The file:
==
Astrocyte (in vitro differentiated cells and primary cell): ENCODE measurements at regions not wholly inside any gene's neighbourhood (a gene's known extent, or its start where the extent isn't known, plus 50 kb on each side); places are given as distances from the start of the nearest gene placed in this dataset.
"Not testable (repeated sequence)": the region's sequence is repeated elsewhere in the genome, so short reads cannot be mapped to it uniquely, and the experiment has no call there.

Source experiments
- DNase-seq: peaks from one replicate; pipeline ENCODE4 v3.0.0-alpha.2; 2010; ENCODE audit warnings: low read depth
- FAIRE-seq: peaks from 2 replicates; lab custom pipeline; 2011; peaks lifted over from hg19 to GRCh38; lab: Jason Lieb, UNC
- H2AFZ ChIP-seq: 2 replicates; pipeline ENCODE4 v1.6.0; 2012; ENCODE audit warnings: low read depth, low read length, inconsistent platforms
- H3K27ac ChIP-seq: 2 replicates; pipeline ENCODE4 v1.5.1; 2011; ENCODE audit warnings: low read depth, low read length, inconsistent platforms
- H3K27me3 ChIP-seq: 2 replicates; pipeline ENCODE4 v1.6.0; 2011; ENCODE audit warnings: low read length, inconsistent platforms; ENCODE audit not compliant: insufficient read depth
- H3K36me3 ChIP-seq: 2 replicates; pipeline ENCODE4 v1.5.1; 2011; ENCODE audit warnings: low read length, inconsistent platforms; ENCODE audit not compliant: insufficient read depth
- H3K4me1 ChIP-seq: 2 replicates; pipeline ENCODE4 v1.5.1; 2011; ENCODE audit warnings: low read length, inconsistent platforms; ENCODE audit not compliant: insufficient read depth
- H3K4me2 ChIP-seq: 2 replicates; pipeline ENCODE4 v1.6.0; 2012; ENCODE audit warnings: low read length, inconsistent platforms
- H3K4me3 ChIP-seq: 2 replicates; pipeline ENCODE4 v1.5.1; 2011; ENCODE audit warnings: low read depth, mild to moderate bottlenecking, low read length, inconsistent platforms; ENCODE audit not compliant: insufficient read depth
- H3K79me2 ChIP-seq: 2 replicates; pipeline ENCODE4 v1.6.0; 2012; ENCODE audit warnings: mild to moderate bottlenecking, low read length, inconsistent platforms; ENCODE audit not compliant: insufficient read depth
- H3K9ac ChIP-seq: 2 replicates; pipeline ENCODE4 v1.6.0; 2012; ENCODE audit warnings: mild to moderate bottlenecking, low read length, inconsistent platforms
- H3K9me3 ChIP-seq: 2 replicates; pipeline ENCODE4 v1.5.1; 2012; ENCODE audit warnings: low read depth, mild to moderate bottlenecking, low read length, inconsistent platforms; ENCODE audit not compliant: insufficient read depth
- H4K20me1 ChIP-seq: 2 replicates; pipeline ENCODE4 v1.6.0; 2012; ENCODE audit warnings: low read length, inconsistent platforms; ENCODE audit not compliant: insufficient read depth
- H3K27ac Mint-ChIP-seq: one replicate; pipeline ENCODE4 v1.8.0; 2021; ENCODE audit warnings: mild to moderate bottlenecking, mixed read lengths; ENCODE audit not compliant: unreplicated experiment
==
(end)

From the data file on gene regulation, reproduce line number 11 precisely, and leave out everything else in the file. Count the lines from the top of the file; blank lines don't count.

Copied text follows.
- H3K4me2 ChIP-seq: 2 replicates; pipeline ENCODE4 v1.6.0; 2012; ENCODE audit warnings: low read length, inconsistent platforms